"Compounding, or custom-making medications to fit the needs of patients, is the roots of pharmacy, and the Internet is the future," says pharmacist and Community Drug's owner, David Hairhoger.
Modern pharmacy has evolved from an activity where pharmacists prepared medications from scratch to one where most prescription drugs are ready for dispensing.
Hairhoger has discovered a lucrative business in selling drugs over the Internet to customers who either need specially prepared medications or who want to retain a degree of anonymity.
The store's Web site, www.communitydrug.com, is able to reach those customers, and has proved so popular that one of his counter pharmacists spends most of his time-about 35 hours a week-answering e-mail inquiries and filling prescriptions filed over the Internet.
Not surprisingly, a popular medication for Internet buyers is Viagra, the drug used to treat male impotence. Viagra, home HIV test kits and other products that some customers may find uncomfortable purchasing in a retail environment likewise are available on Community Drug's Web site.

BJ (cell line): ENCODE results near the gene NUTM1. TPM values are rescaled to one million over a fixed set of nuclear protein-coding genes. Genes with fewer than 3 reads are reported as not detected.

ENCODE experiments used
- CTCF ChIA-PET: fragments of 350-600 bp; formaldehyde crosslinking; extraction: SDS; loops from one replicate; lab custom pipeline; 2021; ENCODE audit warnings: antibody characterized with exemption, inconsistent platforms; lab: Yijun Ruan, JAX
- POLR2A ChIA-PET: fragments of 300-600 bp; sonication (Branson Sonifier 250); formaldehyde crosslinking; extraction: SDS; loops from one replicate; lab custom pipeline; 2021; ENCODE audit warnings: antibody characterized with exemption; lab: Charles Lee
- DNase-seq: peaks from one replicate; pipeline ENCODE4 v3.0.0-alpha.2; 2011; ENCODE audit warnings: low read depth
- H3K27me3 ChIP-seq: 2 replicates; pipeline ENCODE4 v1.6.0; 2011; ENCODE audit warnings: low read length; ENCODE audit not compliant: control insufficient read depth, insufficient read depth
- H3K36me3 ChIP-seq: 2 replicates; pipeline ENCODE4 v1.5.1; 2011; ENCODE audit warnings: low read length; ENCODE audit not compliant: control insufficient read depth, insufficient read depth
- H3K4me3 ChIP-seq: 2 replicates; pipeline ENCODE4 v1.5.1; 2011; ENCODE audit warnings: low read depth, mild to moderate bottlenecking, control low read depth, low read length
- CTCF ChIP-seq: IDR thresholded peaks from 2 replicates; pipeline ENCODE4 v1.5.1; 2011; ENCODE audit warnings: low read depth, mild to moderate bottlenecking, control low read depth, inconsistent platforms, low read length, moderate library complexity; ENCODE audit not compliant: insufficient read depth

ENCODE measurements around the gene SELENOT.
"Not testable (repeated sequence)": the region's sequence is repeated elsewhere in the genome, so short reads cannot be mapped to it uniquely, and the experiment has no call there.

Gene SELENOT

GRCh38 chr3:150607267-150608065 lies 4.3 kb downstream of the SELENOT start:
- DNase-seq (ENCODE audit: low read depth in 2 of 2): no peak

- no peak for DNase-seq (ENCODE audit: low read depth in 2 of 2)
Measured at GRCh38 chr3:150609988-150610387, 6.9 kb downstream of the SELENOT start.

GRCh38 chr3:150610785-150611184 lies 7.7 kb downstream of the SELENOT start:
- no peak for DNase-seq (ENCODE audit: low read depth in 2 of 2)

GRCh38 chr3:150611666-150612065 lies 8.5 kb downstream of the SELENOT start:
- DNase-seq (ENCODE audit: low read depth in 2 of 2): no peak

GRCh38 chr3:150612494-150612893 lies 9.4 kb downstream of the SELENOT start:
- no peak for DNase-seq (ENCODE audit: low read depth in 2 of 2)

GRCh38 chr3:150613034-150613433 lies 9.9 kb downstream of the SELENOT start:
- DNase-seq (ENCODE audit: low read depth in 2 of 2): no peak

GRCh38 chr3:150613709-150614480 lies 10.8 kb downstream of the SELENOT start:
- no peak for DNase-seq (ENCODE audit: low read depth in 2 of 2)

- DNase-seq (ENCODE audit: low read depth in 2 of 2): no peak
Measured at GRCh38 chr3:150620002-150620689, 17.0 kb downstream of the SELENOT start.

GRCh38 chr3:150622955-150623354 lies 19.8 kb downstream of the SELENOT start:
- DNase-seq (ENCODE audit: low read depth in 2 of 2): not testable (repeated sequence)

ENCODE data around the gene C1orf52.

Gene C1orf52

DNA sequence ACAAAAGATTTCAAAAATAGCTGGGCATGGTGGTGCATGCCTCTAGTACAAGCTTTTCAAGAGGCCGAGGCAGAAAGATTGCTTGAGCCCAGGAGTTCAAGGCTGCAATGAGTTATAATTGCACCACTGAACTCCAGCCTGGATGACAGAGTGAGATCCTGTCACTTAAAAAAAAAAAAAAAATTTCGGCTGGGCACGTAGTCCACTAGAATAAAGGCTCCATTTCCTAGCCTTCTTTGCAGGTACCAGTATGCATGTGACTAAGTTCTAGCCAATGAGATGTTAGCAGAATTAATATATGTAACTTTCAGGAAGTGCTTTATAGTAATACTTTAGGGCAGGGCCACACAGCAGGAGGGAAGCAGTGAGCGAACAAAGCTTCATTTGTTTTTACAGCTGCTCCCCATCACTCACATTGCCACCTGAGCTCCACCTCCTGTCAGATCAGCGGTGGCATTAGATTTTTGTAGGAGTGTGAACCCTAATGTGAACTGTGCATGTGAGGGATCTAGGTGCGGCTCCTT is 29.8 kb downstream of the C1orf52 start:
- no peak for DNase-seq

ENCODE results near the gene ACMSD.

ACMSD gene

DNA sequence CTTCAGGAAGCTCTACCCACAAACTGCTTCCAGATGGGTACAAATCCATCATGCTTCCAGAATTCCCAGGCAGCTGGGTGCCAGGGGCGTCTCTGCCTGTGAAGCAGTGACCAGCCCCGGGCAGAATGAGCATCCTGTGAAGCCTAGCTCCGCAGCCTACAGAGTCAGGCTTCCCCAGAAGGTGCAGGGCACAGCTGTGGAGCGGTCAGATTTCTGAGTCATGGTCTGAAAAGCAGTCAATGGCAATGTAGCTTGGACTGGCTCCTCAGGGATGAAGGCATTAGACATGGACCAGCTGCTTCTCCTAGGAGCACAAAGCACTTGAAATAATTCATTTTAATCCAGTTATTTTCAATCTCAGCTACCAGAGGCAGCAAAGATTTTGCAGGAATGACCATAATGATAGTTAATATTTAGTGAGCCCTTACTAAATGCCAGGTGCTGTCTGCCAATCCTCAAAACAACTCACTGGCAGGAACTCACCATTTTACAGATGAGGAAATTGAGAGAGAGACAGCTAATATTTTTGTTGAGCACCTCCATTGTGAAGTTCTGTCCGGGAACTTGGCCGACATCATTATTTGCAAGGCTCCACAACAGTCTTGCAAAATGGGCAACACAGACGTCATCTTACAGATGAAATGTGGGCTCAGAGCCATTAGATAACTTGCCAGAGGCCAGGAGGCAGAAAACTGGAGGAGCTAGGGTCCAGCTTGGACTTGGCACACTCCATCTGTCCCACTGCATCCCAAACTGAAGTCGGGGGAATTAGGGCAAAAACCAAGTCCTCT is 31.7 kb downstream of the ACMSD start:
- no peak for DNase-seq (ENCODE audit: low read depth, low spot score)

By keeping up with changes in the pharmacy industry, keeping an eye open for new opportunities and catering to physicians who want medications in special forms to treat their patients, Community Drug can do an end run on the chains. After all, the big operators depend on large volumes of business for profitability and don't want to spend their time compounding ointments or preparing capsules.
And humans aren't the only customers benefiting from the Web pharmacy. Veterinarians looking for special compounding for animals often consult the pharmacy to provide human drugs in special forms or strengths. One requested a heart medication for a cat, for instance, and Hairhoger's pharmacist was able to provide it in a small, concentrated amount-and with a tuna flavoring.
How's that for old-fashioned customer service over the Internet?